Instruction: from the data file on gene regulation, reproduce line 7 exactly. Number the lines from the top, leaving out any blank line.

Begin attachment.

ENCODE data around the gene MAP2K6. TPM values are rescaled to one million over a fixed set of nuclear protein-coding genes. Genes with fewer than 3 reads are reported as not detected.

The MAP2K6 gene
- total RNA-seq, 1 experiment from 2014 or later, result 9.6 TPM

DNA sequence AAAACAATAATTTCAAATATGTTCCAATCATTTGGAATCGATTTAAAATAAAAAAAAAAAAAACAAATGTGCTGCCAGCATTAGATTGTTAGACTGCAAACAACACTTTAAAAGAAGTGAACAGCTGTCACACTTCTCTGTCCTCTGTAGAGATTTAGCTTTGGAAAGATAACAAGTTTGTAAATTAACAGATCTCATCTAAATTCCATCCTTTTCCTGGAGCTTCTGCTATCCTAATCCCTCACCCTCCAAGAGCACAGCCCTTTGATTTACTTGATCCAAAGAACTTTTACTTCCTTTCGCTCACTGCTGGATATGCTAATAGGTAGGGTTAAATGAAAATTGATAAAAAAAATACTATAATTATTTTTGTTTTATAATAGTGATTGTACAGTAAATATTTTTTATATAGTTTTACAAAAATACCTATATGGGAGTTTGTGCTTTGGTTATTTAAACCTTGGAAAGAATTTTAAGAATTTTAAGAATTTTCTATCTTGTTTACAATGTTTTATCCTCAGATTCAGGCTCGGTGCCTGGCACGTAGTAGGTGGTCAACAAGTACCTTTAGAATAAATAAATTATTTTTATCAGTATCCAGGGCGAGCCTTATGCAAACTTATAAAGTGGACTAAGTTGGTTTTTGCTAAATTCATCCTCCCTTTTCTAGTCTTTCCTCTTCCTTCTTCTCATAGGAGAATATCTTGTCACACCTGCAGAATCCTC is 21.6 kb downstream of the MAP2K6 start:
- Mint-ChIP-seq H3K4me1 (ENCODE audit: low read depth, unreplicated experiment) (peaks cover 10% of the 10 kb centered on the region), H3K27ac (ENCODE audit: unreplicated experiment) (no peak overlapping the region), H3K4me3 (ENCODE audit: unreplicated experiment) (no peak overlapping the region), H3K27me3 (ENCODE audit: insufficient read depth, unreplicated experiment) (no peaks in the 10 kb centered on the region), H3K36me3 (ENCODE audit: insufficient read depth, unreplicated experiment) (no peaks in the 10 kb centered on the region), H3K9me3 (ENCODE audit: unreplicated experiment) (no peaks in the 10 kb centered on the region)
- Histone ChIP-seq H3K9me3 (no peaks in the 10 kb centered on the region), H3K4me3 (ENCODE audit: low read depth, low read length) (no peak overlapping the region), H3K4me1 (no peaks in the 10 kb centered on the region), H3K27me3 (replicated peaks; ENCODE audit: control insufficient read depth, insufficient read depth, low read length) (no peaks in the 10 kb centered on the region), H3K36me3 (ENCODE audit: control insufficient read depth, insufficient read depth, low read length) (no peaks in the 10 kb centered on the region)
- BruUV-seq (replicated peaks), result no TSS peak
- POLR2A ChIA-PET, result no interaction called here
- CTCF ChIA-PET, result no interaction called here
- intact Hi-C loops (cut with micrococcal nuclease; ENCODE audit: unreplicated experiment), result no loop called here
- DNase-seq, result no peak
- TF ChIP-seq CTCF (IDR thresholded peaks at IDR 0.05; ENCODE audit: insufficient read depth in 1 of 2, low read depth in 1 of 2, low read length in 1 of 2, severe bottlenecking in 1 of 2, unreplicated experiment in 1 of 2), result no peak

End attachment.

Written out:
- BruUV-seq (replicated peaks), result no TSS peak